My rant about bathrooms in China…


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okay people.. I just had to stop and rant about the bathrooms here in China because i got out of my school bathroom squatty potty.. and kind of aimed wrong and my pants are shall I say damp… ewwww… it gets so frustrating at times… so.. I thought I would share the situation here.

To avoid what I just went thru I thought I would compile some tips on using the bathrooms in China.  I am still frustrated that a country that can build a wall that you can see from the moon, a palace that has 99 buildings and a dam that can block an ocean cant make a decent bathroom.  Here we go….

  1. Pack Tissues. Before you even leave home, make sure you’ve got portable toilet paper with you. The little travel size tissues are the best, unless you can shove a whole roll of paper in your purse. Lots of public restrooms don’t provide it. Wet wipes and hand sanitizer are also good to have along, because  if there’s a sink, there probably isn’t any soap and for sure no paper towels, I am not exactly sure they know what those are , really.
  2. Plan Your Business #1. “Preventive Peeing” or going before you go is a good way to avoid getting caught in a place that won’t have a nice toilet. (Nice doesn’t necessarily mean Western by the way.) Pretend you’re all five years old and make sure everyone goes before you leave the house. I always go to the bathroom when I see a normal bathroom, whether I really have to go or not.
  3. Plan Your Business #2. If you’re going to be out and about, think about where you’ll be and try to plan some pit-stops in between. 5- star international hotels, upscale restaurants and shopping malls will have clean washrooms with most of the amenities (toilet paper, Western toilets, soap and towels). Places to avoid using the bathroom: large markets (especially outdoor markets), street-side public bathrooms (though they’re improving), tourist spots, McDonald’s (you would think they have normal bathrooms but they don’t), any small traditional restaurants and some tea houses. Some times if you check the handicap toilet it will be western style, that is just a secret tip I found.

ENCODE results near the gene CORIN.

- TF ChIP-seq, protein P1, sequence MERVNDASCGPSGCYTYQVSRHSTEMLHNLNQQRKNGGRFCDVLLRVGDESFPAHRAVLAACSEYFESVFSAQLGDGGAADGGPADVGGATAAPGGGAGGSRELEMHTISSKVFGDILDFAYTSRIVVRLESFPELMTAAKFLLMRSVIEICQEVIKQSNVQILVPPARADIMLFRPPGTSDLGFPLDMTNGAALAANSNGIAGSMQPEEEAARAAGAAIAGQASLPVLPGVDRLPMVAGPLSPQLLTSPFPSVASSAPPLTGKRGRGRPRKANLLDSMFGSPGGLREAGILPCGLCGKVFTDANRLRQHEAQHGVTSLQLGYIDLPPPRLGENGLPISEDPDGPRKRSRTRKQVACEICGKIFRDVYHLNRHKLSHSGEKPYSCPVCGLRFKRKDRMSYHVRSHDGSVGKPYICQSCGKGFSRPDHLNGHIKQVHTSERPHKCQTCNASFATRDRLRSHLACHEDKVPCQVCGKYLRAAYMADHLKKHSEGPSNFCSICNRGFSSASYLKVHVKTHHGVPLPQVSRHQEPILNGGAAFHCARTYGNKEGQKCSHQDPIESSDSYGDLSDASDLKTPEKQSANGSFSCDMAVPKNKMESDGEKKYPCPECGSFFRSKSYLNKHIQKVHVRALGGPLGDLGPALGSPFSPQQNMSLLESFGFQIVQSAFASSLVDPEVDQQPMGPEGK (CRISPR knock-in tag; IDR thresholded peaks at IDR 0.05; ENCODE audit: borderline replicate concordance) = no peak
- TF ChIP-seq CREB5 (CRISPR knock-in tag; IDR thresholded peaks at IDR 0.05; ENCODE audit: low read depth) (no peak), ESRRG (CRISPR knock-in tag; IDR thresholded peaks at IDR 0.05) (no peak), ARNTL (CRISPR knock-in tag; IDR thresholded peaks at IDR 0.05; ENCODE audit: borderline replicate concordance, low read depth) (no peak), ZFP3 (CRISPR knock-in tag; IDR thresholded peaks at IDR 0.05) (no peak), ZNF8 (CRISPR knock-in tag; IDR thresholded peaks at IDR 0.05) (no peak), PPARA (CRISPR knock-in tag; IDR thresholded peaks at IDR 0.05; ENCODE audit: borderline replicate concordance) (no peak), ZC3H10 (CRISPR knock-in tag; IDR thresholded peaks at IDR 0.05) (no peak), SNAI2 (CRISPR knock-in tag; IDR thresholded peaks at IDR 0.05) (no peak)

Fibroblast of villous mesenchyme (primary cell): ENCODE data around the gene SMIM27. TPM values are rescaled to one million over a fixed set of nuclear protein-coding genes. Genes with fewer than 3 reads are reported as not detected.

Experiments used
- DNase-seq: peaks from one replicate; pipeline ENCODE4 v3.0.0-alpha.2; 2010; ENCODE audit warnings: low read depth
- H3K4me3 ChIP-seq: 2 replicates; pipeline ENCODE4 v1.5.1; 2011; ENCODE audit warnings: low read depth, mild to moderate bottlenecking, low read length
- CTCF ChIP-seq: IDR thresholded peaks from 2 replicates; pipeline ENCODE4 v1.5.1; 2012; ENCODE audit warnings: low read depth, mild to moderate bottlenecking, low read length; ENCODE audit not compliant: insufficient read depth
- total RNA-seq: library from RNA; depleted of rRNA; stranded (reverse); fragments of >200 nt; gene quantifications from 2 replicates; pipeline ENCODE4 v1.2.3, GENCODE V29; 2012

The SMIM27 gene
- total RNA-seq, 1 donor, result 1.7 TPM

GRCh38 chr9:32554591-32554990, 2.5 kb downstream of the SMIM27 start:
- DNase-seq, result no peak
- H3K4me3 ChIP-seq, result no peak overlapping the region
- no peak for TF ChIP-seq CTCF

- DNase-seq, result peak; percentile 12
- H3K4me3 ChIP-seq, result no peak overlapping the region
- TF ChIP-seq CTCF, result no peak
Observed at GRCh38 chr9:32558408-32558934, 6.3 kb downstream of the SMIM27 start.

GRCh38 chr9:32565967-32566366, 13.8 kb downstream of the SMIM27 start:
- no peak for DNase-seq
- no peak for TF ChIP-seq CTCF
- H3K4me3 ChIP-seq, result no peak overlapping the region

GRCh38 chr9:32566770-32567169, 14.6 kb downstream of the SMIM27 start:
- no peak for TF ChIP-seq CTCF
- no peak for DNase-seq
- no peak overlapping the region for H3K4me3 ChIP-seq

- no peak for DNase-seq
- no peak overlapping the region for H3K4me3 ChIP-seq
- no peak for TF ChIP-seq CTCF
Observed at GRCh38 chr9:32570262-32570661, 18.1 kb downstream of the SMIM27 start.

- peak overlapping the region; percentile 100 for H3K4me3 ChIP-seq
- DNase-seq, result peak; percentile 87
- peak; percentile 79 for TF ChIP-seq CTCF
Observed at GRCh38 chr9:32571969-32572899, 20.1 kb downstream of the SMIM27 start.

4. Bag Hand-Off. If you can, hand any unnecessary bags to a friend while you use the washroom. There are generally no hooks and you’ll need your hands to balance, to dig around your purse for tissues and to hold on to the door if the lock is broken. Oh and to get up. If you have no friend to hand your bag too.. then hook it around your neck. This only helps if you have a long strap. I would not suggest you do this if your bag only has arm holes.
  5. Queuing Up. If you find yourself outside, don’t panic. It won’t be unbearable. Queues in China don’t work the same way as they do in the States. Women generally line up in front of a particular stall rather than hang back as one opens. This can create a free-for-all so it’s best to stick to one door and keep your eye on it. If it happens not to be a Western toilet, better to get in there than re-queue. Many times, doors have pictures or signs indicating Western or squat-style toilets, but not always.  Also, check the lock, if it’s red, then it’s occupied. Green means free but always knock. They tend to sometimes just leave the door open to do their business.  I have walked in on a few people finishing up or deep in thought when I had to go.  When that happens just shut the door and move on.
  6. Pants Check. I don’t want to scare you but some washrooms are rather wet – either from splash effect or the toilet maid (usually there is someone assigned to sit in the washroom and clean it) running amok with her mop. Either way, it’s not moisture you want on your pants. If it’s wet, roll them up, especially if you’re in line for a squat toilet. If you see other Chinese ladies rolling, then be sure to. They know something you don’t. When in doubt look around and see what the trend is.  Also, you should roll up your pants  anyway,  because when you squat your aim may not be so good. I personally have good days and bad days.
  7. The Squat. OK, well, you’ve found yourself in a squatty potty. It’s really not that bad and many argue it’s actually healthier to go this way than sitting down. Whatever, if you’re not used to it, squatting can be really difficult. Face forward and try to let your pants down while ensuring that the ends are up (hopefully you’ve rolled) and not touching the floor. There are grooved places for your feet on either side of the toilet. Try to get somewhere in the middle, feet flat on the floor (you don’t want to fall in, believe me) and aim for the potty. The hard part is the feet flat on the floor.  Most Chinese can do this very easily, however, try to stand up and just squat down with your feet flat on the floor.. go ahead I will wait……. Yeah.. isn’t so easy, especially if you are a little top-heavy like myself, this is when your curves are not an asset.  Like I said before.. good days and bad days…